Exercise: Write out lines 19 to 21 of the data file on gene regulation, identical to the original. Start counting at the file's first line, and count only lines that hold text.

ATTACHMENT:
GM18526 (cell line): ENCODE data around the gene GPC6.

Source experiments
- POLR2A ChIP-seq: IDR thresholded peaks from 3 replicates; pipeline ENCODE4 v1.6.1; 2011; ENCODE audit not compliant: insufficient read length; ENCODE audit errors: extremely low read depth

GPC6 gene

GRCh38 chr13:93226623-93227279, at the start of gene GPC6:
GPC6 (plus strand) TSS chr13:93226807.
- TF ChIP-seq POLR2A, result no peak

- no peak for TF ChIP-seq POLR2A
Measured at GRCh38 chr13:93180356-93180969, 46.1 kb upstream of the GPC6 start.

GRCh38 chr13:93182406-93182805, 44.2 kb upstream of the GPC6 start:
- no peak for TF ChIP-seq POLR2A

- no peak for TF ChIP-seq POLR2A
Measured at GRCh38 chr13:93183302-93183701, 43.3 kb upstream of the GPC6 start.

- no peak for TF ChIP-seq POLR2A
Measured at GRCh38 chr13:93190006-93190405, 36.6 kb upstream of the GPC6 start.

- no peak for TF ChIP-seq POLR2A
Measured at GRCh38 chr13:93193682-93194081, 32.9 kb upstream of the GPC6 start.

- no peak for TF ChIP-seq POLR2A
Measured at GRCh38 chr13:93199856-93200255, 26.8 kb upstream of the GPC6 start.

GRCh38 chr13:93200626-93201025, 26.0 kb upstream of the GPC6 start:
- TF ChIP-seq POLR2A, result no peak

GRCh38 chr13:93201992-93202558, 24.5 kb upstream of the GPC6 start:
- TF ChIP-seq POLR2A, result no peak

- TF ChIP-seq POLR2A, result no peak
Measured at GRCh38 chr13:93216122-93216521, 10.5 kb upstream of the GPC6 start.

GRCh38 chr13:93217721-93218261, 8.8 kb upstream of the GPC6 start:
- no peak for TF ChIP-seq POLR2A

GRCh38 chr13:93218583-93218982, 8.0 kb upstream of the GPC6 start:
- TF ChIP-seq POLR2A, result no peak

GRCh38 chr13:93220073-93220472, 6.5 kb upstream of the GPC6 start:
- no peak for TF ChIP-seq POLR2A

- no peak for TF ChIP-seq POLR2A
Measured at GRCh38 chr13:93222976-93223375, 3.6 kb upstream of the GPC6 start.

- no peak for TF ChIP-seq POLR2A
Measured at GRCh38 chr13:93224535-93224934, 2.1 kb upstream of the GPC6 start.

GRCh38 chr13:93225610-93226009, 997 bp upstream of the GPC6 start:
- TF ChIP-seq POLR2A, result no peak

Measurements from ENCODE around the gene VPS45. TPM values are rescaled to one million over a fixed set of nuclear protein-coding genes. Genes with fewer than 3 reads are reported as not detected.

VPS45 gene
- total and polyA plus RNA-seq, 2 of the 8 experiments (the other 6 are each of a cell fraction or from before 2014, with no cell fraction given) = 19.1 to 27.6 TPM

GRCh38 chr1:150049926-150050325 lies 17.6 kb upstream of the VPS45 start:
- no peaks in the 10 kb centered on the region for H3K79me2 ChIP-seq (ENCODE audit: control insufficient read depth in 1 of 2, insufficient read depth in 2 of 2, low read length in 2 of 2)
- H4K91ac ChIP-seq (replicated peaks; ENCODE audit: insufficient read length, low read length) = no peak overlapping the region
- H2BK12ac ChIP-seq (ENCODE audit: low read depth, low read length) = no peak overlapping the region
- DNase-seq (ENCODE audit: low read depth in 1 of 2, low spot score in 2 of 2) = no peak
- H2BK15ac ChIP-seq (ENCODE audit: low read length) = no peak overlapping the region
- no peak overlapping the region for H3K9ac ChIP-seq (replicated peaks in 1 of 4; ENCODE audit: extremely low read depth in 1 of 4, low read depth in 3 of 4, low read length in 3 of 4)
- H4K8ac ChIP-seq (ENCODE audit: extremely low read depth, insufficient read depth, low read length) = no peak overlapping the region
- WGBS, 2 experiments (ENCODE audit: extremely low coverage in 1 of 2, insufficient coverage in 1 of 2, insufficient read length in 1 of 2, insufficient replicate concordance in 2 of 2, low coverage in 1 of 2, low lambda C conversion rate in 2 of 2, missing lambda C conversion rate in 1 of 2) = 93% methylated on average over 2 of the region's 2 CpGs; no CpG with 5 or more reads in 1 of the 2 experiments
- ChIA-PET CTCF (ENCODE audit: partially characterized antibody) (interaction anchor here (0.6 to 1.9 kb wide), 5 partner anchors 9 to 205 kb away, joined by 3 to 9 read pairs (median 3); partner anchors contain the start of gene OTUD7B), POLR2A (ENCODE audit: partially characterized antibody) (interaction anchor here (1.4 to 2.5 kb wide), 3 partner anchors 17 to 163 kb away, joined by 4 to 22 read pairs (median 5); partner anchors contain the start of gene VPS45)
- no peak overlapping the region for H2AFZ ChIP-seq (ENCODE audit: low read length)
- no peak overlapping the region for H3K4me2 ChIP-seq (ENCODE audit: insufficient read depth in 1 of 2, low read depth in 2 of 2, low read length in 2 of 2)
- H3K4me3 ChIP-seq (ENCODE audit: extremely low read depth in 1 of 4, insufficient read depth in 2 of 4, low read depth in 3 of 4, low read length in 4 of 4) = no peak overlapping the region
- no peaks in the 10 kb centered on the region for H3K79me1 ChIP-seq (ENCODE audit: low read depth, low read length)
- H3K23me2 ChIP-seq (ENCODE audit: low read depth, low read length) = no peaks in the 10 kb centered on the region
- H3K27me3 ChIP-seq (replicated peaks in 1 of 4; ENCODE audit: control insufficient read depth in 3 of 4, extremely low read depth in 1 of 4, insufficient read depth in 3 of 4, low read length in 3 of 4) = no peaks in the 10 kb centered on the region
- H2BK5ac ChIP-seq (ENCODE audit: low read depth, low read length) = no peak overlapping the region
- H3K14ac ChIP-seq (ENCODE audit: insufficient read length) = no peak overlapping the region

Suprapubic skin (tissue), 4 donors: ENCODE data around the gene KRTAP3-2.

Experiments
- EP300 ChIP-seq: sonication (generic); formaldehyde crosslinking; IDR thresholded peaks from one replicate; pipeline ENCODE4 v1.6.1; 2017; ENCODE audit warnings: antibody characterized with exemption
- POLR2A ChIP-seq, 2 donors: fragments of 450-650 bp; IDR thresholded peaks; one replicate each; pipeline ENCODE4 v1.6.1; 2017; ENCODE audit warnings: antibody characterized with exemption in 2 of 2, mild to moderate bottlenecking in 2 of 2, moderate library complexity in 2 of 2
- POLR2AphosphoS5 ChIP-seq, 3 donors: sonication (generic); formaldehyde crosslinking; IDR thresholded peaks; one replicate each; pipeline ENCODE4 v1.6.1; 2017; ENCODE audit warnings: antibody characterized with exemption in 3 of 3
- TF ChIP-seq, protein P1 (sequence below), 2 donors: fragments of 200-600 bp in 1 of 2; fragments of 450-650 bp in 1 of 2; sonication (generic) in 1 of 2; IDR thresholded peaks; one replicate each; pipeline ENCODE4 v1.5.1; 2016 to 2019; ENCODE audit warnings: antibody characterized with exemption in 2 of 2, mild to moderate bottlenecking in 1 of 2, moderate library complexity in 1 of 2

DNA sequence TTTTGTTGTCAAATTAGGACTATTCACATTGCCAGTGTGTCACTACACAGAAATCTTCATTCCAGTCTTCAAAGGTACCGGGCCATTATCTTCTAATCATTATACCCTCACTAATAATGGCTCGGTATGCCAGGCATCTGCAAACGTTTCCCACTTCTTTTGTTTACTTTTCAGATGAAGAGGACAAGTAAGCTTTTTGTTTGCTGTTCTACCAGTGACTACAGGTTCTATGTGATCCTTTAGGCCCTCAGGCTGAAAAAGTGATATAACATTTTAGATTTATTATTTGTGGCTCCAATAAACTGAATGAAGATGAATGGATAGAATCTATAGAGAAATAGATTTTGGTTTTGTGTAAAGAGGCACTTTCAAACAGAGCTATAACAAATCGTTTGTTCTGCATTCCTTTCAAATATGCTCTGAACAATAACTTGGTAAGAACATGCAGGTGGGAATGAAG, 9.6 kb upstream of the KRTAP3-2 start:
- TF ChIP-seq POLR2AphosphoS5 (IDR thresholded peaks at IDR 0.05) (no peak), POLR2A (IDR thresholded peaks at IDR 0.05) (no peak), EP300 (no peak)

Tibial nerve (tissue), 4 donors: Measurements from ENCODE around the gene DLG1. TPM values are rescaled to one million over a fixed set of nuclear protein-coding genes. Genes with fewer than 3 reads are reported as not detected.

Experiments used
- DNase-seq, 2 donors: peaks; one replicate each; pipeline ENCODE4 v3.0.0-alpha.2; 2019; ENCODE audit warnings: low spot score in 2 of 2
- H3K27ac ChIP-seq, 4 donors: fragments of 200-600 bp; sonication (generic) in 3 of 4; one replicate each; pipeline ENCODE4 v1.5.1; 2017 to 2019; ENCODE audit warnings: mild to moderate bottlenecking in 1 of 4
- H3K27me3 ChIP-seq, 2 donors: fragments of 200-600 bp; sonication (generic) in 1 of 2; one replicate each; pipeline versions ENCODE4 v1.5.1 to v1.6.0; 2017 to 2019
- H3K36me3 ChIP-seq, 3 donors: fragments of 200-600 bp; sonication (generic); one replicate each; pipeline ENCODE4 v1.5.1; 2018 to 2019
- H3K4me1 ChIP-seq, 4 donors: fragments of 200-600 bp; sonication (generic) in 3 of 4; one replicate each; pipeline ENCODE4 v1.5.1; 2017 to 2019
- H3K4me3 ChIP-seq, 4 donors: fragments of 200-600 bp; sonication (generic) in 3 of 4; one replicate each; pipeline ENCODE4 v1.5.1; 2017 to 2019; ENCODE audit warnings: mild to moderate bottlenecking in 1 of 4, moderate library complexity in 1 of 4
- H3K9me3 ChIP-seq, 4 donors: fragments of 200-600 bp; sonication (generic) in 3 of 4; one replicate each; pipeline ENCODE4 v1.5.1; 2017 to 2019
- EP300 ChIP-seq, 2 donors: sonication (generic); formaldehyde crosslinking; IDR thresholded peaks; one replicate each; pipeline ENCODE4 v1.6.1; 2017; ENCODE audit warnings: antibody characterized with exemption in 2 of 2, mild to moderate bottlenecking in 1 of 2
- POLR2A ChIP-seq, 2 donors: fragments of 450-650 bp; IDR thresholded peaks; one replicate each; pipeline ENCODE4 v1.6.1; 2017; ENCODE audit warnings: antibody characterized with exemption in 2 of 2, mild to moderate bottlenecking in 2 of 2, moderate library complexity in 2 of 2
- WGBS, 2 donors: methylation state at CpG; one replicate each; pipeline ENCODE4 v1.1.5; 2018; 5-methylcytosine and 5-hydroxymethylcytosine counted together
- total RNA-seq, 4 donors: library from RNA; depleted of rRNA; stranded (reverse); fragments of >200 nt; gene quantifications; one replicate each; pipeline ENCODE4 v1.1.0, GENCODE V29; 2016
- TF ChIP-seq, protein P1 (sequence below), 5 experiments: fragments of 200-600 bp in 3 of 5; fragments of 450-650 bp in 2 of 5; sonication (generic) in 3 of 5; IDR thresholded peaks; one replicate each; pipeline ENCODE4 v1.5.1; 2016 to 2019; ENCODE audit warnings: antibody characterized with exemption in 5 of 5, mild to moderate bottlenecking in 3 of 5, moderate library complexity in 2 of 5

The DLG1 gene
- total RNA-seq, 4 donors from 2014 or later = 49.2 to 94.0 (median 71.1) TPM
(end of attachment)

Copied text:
Measured at GRCh38 chr13:93199856-93200255, 26.8 kb upstream of the GPC6 start.

GRCh38 chr13:93200626-93201025, 26.0 kb upstream of the GPC6 start:
- TF ChIP-seq POLR2A, result no peak